Friday, October 9, 2009

Pit Bull Education 6

Welcome all to the final instalment of my pit bull education blog series! I hope everyone has enjoyed the journey as much as I have.

I'm going to start of this section with some numbers: 28,955, 81.9, 1,235 and 85.5. What do these mean? Let me tell you; every year the American Temperament Test is given to thousands of dogs representing every breed imaginable. Last year they tested a total of 28,955 dogs. The dogs go through a series of tests that measure temperament, disposition and more. The average score for all breeds (out of 100) was 81.9. 1,235 of the dogs tested were American Pit Bull Terriers or American Staffordshire Terriers; their average score was 85.5, HIGHER than the over all combined average! (This score also places them above the ever popular Golden Retriever.) You can check out how your favorite breed tested (including mixed breeds) by going to

As promised, we will now discuss proper training techniques for you and your pit bull.

First lets go over positive vs. negative re-enforcement and punishment. Let's try not to think of positive equating to good and negative to bad; instead think of them as + and - signs. Positive means that you are adding something to the dogs environment while negative means that you are taking something away.

I train using positive re-enforcement. I simply reward desired behavior and ignore any un-desired ones. Simple as that. Remember it is very important to tell you dog when he/she is doing something RIGHT, even if it's nothing at all. We tend to spend a lot of time telling our doggies what they CAN'T do and not enough time letting them know what is acceptable.

There is a lot of talk out there about establishing yourself as the 'dominant' or 'alpha' in your house hold, and while this is true, you do NOT have to challenge or force your dog into submission in any way to achieve this status. There is a popular TV personality, who will remain nameless, who often preforms 'alpha roll-overs' on dogs. Many times this person ends up getting bit by the dog, which I assume is why there is a "Do not attempt this at home" warning at the beginning of each episode.

There is actually a very simple and non-confrontational way to establish leadership in a house hold, and it's called the Nothing in Life is Free method. First let me start by saying that dogs are natural born followers, not leaders. (If every dog were born to lead, they would never survive in a pack society.) However, that being said, they need a leader and they need structure, therefore if a clear 'alpha' is not established they will reluctantly take on the role.

The Nothing in Life is Free method bridges the gap between human and K9 communication, and it is quite simplistic. Basically, every time your dog wants anything, they must first 'work' for you. Ex: If you dog wants to go outside, he/she must first sit and wait while you open the door and then release them to go out side. This must be done for everything including going for walks, getting treats, eating dinner, playing and even before receiving affection. It may not seem like a big deal when your dog brings you a toy and you in turn begin to play with him/her, but what really took place was your dog demanded that you play with them at that moment did. So, they must be in charge right?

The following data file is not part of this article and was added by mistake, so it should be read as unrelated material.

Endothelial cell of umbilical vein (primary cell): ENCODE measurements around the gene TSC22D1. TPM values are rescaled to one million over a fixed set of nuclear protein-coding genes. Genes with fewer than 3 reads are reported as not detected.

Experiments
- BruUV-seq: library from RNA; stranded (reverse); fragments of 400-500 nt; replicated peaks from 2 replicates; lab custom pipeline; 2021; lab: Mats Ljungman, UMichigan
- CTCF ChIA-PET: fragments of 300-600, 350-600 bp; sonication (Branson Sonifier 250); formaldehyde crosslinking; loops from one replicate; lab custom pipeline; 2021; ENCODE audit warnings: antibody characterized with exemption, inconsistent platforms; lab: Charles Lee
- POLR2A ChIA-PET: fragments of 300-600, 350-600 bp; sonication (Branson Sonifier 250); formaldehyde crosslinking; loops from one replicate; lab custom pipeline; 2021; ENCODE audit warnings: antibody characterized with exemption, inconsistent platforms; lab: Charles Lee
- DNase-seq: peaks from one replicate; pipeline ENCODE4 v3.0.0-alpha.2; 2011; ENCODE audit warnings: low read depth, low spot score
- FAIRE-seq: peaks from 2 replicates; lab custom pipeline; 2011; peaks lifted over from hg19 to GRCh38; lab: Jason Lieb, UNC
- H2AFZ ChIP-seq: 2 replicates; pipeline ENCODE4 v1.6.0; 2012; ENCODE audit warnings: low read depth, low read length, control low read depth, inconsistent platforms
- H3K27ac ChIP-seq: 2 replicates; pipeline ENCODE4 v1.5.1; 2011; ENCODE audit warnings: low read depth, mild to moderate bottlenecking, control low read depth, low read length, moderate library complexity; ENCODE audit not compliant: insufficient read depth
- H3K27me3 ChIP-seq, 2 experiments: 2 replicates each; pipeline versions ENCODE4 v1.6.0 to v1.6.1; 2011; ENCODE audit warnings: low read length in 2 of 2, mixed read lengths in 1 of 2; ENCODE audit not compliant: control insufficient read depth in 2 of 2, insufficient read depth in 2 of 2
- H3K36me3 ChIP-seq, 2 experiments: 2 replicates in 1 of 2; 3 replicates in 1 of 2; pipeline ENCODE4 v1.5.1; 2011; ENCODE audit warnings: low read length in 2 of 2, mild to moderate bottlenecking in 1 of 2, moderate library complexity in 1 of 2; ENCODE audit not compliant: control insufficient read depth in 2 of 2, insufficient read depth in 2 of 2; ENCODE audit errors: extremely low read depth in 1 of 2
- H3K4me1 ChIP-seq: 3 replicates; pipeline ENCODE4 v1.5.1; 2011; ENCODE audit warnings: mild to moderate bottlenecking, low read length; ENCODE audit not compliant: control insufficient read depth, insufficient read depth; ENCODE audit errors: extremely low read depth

Other things you can do when dealing with a more severe case, include mixing your dogs food with your hands. This will leave your scent on the food, and in dog world, leaders eat first. You can also buy two bowls that look exactly alike. One for the dog to use and one for you. Put some cereal in the clean bowl and have your dog sit and watch you while you eat it. Then give your dog their bowl with the dog food in it. What your dog just saw was you eating first and it sends a clear message. If a dog knows who the pack leader is, he can relax; being a leader is stressful on dogs, always having to worry about resources and protection! Whew! They are much happier leaving those hard jobs to some one else, namely, you.

So, after reading all of this, you wonder: "What can I do?" Well, the easiest thing you can do is to spread the word by passing all 6 blogs around to all of your friends, neighbors and relatives and encouraging them to do the same. If you are the proud parent of a pit bull, I would highly recommend having your dog CGC certified. The CGC (Canine Good Citizen) is a nationally recognized certificate issued by the AKC. (American Kennel Club) It is a 10 item basic temperament/obedience test that takes about 20-30 minutes to complete. You can go to the AKC's web site to search for evaluators/trainers in your area, and to view the items on the test. A pit bull with a CGC is truly a beautiful thing. In some cases, rental agencies and insurance companies that would normally turn the breed away, will make exceptions for dogs who have earned their CGC certificate. It is a huge step forward to having your dog become a true ambassador of the breed.

If you only take one thing away from all of this, please remember: Pit Bulls are just dogs; four legs, two eyes, one heart.
They are not monsters who are going to creep into your house at night and eat your children.
In fact, let me put it this way.....
Pit bulls are responsible on average, for 2 deaths a year.
Fifty people a year die after drowning in 5 gallons of water.
150 people die every year when a coconut falls on their head! Therefore you are more likely to be killed by a palm tree, than a pit bull!
320 people die in their bathtubs every year, but we never hear talk about banning them!
The sad reality is that with the millions of pits euthanized in shelters across the country (and world!) a pit is half a million times more likely to be killed by a human, than the other way around...

Thanks for spread the word...!

No comments:

Post a Comment